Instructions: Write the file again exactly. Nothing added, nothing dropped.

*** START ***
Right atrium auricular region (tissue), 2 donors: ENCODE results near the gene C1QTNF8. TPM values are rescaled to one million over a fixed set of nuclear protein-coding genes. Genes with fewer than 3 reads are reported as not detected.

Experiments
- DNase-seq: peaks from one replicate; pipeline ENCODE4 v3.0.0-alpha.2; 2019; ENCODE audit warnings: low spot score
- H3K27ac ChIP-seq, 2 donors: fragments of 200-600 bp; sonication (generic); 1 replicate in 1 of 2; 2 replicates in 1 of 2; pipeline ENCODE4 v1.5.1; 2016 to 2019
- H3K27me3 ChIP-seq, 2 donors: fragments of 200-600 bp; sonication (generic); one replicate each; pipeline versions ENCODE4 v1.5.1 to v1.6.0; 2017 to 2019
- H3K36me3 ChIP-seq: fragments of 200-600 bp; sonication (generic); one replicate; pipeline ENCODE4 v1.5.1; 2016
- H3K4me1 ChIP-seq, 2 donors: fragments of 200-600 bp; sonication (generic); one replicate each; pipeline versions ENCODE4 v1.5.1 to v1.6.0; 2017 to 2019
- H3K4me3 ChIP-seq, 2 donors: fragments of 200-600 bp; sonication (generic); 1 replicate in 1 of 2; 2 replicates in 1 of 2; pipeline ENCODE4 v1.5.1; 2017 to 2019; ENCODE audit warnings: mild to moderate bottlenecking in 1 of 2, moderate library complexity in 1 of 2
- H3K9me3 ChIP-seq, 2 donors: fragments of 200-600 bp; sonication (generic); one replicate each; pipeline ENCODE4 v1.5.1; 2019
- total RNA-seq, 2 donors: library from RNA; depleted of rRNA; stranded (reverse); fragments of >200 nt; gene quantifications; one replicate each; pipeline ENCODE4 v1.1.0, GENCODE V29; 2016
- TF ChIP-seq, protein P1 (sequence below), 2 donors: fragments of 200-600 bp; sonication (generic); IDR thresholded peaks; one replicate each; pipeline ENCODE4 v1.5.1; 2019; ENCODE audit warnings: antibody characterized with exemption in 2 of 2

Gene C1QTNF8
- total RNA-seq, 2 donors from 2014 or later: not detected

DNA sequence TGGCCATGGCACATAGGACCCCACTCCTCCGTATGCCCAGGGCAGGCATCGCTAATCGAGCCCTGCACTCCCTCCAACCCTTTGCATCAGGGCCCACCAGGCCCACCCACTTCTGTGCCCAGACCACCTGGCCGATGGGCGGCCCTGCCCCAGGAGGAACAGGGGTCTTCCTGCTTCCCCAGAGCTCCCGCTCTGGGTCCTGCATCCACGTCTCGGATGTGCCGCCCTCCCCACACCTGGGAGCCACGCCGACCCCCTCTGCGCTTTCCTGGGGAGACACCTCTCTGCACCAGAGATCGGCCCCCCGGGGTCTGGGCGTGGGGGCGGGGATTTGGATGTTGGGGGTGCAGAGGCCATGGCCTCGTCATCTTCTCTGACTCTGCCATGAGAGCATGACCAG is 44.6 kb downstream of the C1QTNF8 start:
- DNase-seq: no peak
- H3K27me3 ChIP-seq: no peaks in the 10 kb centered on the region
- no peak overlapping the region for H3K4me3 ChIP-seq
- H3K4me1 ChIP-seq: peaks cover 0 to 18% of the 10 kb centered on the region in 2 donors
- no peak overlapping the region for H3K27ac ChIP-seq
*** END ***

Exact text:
Right atrium auricular region (tissue), 2 donors: ENCODE results near the gene C1QTNF8. TPM values are rescaled to one million over a fixed set of nuclear protein-coding genes. Genes with fewer than 3 reads are reported as not detected.

Experiments
- DNase-seq: peaks from one replicate; pipeline ENCODE4 v3.0.0-alpha.2; 2019; ENCODE audit warnings: low spot score
- H3K27ac ChIP-seq, 2 donors: fragments of 200-600 bp; sonication (generic); 1 replicate in 1 of 2; 2 replicates in 1 of 2; pipeline ENCODE4 v1.5.1; 2016 to 2019
- H3K27me3 ChIP-seq, 2 donors: fragments of 200-600 bp; sonication (generic); one replicate each; pipeline versions ENCODE4 v1.5.1 to v1.6.0; 2017 to 2019
- H3K36me3 ChIP-seq: fragments of 200-600 bp; sonication (generic); one replicate; pipeline ENCODE4 v1.5.1; 2016
- H3K4me1 ChIP-seq, 2 donors: fragments of 200-600 bp; sonication (generic); one replicate each; pipeline versions ENCODE4 v1.5.1 to v1.6.0; 2017 to 2019
- H3K4me3 ChIP-seq, 2 donors: fragments of 200-600 bp; sonication (generic); 1 replicate in 1 of 2; 2 replicates in 1 of 2; pipeline ENCODE4 v1.5.1; 2017 to 2019; ENCODE audit warnings: mild to moderate bottlenecking in 1 of 2, moderate library complexity in 1 of 2
- H3K9me3 ChIP-seq, 2 donors: fragments of 200-600 bp; sonication (generic); one replicate each; pipeline ENCODE4 v1.5.1; 2019
- total RNA-seq, 2 donors: library from RNA; depleted of rRNA; stranded (reverse); fragments of >200 nt; gene quantifications; one replicate each; pipeline ENCODE4 v1.1.0, GENCODE V29; 2016
- TF ChIP-seq, protein P1 (sequence below), 2 donors: fragments of 200-600 bp; sonication (generic); IDR thresholded peaks; one replicate each; pipeline ENCODE4 v1.5.1; 2019; ENCODE audit warnings: antibody characterized with exemption in 2 of 2

Gene C1QTNF8
- total RNA-seq, 2 donors from 2014 or later: not detected

DNA sequence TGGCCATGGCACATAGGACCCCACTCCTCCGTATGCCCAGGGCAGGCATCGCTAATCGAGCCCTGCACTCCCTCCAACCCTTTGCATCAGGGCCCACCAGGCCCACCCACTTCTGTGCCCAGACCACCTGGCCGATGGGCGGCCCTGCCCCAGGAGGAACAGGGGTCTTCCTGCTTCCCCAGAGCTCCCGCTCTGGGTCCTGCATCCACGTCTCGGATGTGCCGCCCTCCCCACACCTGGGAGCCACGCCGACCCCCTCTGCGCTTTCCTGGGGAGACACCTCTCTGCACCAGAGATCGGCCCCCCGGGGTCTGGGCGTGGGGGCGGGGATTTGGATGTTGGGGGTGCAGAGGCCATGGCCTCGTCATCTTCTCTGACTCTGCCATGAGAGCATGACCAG is 44.6 kb downstream of the C1QTNF8 start:
- DNase-seq: no peak
- H3K27me3 ChIP-seq: no peaks in the 10 kb centered on the region
- no peak overlapping the region for H3K4me3 ChIP-seq
- H3K4me1 ChIP-seq: peaks cover 0 to 18% of the 10 kb centered on the region in 2 donors
- no peak overlapping the region for H3K27ac ChIP-seq